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No, the Estate Tax Isn’t a Heavy Burden on Small Businesses

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Steven Mnuchin, President-elect Trump’s nominee for Treasury Secretary, expressed concern today about "farmers who worry about the death tax wiping out the family farms." Estate tax opponents frequently call for repealing the tax because, they say, it’s a burden for small businesses and family farms. But the data on who actually pays the tax debunk this myth. In fact, only 50 small businesses and family farms in the United States will face any estate tax in 2017, Tax Policy Center (TPC) estimates show. And, on average, these few estates will owe less than 6 percent of their value in tax.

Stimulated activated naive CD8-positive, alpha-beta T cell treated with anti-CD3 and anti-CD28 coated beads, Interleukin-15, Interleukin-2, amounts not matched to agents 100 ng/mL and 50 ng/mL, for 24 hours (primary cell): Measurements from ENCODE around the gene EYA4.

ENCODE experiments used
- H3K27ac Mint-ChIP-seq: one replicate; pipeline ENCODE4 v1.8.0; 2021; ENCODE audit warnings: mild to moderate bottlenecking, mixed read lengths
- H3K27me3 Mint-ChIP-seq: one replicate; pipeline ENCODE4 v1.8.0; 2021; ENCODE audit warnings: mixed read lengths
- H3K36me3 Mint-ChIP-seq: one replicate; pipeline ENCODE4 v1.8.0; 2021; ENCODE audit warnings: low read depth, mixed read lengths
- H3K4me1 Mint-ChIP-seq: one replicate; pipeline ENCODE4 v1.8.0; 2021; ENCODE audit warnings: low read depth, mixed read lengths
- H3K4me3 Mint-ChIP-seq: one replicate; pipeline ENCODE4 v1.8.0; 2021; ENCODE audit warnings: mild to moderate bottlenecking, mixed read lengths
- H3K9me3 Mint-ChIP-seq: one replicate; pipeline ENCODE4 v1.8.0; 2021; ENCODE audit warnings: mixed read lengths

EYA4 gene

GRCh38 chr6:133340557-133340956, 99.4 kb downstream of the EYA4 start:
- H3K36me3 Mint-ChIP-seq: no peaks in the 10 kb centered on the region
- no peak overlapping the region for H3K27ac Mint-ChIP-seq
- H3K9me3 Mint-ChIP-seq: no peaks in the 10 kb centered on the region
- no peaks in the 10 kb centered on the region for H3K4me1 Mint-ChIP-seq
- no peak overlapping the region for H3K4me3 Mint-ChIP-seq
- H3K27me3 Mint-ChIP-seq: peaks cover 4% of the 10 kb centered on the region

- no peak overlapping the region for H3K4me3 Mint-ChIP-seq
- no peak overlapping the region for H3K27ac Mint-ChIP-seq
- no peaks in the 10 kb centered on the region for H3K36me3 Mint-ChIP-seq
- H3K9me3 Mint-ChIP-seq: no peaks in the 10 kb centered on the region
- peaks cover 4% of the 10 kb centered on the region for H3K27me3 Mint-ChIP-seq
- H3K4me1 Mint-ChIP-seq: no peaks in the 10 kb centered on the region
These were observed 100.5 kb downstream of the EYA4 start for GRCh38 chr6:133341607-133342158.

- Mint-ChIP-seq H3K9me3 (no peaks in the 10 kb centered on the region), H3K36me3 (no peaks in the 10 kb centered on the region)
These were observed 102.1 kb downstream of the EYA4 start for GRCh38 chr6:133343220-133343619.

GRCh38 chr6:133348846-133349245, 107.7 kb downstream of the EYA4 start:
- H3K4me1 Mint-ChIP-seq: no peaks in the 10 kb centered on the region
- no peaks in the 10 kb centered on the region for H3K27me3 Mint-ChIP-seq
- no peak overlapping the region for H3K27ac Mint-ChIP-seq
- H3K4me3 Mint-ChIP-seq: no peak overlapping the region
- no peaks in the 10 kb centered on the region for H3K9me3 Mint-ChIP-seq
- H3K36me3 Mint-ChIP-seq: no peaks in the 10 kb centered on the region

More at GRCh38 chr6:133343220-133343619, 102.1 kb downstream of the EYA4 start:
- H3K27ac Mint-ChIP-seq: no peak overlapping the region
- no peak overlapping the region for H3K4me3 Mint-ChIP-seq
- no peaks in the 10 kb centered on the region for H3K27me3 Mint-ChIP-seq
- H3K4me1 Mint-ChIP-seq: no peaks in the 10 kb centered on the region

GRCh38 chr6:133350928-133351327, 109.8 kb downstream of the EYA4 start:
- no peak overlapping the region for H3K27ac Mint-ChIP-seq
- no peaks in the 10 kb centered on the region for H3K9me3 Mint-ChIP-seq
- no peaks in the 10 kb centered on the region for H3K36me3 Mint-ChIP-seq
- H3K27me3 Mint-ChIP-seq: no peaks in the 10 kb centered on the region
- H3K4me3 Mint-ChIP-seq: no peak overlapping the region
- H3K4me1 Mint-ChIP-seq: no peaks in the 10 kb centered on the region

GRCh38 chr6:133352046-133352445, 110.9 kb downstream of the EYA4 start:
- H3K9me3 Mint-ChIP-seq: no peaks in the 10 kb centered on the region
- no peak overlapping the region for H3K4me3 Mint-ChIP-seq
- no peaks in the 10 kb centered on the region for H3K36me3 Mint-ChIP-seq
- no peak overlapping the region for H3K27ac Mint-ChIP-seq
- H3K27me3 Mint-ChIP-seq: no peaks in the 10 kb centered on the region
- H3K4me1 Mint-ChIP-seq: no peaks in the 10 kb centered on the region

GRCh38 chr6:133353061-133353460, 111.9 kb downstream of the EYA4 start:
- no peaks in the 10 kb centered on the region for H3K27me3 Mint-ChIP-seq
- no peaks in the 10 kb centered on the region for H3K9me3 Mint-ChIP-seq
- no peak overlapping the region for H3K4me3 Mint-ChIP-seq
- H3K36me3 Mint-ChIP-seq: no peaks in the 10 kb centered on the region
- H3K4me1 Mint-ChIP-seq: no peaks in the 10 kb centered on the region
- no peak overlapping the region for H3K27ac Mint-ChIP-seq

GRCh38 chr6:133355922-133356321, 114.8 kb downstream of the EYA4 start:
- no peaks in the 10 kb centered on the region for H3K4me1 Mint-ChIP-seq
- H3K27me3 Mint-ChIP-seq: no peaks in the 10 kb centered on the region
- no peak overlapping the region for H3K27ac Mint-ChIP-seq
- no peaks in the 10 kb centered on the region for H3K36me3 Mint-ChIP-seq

These findings are consistent with a 2005 Congressional Budget Office (CBO) study that found that most of the few farm and family business estates that would owe estate tax would have sufficient liquid assets (such as bank accounts, stocks, bonds, and insurance) to pay the tax without having to touch the farm or business. Today’s current estate tax rules are even more generous than those that CBO assumed in its analysis. Special estate tax provisions also allow those who might have trouble paying the tax immediately to spread their payments over a 15-year period at low interest rates. In short, the very few small farm and business estates that do pay the tax are extremely unlikely to be "wiped out," as Mr. Mnuchin suggested today.

The estate tax is the federal tax code’s most progressive component. Only the very wealthiest 0.2 percent of estates pay any estate tax because the first $5.49 million of assets per person ($10.98 million per couple) are exempt from the tax (see chart). Repealing the estate tax, as the President-elect has proposed, would produce windfall tax cuts for these very wealthy estates and exacerbate inequality — while ignoring the real needs of small family farms and businesses.